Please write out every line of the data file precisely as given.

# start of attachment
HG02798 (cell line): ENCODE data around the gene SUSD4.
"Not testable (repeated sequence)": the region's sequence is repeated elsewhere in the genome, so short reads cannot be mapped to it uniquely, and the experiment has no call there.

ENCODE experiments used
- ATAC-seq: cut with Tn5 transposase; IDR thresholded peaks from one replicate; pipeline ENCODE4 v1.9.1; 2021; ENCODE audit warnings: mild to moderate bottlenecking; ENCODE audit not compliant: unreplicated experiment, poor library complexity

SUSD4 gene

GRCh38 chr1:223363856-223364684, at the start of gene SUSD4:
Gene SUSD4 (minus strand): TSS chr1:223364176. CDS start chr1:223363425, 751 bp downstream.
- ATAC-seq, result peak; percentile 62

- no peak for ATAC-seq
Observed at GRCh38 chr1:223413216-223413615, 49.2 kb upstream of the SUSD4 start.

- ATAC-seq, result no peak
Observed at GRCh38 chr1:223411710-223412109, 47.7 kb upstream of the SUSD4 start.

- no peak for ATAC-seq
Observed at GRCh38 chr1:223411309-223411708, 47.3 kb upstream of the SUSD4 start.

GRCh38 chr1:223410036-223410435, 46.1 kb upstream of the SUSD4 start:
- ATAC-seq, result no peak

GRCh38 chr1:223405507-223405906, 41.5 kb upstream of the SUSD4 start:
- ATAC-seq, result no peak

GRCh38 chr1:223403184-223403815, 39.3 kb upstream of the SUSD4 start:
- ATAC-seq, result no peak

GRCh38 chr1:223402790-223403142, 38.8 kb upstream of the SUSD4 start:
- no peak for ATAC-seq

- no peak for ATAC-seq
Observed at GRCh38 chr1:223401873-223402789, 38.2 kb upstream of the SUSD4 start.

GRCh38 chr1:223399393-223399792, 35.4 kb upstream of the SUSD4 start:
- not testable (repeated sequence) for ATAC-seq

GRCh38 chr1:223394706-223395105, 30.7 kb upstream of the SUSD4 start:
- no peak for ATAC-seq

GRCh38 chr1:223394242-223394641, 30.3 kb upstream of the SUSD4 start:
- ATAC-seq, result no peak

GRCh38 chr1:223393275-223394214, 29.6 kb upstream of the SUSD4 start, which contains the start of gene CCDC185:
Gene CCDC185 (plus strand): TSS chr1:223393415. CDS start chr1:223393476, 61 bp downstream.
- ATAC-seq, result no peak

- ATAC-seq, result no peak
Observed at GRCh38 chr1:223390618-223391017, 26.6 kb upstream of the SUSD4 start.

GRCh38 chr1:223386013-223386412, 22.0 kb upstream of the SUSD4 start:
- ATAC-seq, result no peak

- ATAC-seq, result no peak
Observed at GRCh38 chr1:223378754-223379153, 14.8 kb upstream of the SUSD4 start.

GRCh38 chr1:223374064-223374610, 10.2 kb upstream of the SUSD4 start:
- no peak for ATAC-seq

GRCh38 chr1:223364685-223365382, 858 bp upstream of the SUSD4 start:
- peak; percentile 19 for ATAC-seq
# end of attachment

HG02798 (cell line): ENCODE data around the gene SUSD4.
"Not testable (repeated sequence)": the region's sequence is repeated elsewhere in the genome, so short reads cannot be mapped to it uniquely, and the experiment has no call there.

ENCODE experiments used
- ATAC-seq: cut with Tn5 transposase; IDR thresholded peaks from one replicate; pipeline ENCODE4 v1.9.1; 2021; ENCODE audit warnings: mild to moderate bottlenecking; ENCODE audit not compliant: unreplicated experiment, poor library complexity

SUSD4 gene

GRCh38 chr1:223363856-223364684, at the start of gene SUSD4:
Gene SUSD4 (minus strand): TSS chr1:223364176. CDS start chr1:223363425, 751 bp downstream.
- ATAC-seq, result peak; percentile 62

- no peak for ATAC-seq
Observed at GRCh38 chr1:223413216-223413615, 49.2 kb upstream of the SUSD4 start.

- ATAC-seq, result no peak
Observed at GRCh38 chr1:223411710-223412109, 47.7 kb upstream of the SUSD4 start.

- no peak for ATAC-seq
Observed at GRCh38 chr1:223411309-223411708, 47.3 kb upstream of the SUSD4 start.

GRCh38 chr1:223410036-223410435, 46.1 kb upstream of the SUSD4 start:
- ATAC-seq, result no peak

GRCh38 chr1:223405507-223405906, 41.5 kb upstream of the SUSD4 start:
- ATAC-seq, result no peak

GRCh38 chr1:223403184-223403815, 39.3 kb upstream of the SUSD4 start:
- ATAC-seq, result no peak

GRCh38 chr1:223402790-223403142, 38.8 kb upstream of the SUSD4 start:
- no peak for ATAC-seq

- no peak for ATAC-seq
Observed at GRCh38 chr1:223401873-223402789, 38.2 kb upstream of the SUSD4 start.

GRCh38 chr1:223399393-223399792, 35.4 kb upstream of the SUSD4 start:
- not testable (repeated sequence) for ATAC-seq

GRCh38 chr1:223394706-223395105, 30.7 kb upstream of the SUSD4 start:
- no peak for ATAC-seq

GRCh38 chr1:223394242-223394641, 30.3 kb upstream of the SUSD4 start:
- ATAC-seq, result no peak

GRCh38 chr1:223393275-223394214, 29.6 kb upstream of the SUSD4 start, which contains the start of gene CCDC185:
Gene CCDC185 (plus strand): TSS chr1:223393415. CDS start chr1:223393476, 61 bp downstream.
- ATAC-seq, result no peak

- ATAC-seq, result no peak
Observed at GRCh38 chr1:223390618-223391017, 26.6 kb upstream of the SUSD4 start.

GRCh38 chr1:223386013-223386412, 22.0 kb upstream of the SUSD4 start:
- ATAC-seq, result no peak

- ATAC-seq, result no peak
Observed at GRCh38 chr1:223378754-223379153, 14.8 kb upstream of the SUSD4 start.

GRCh38 chr1:223374064-223374610, 10.2 kb upstream of the SUSD4 start:
- no peak for ATAC-seq

GRCh38 chr1:223364685-223365382, 858 bp upstream of the SUSD4 start:
- peak; percentile 19 for ATAC-seq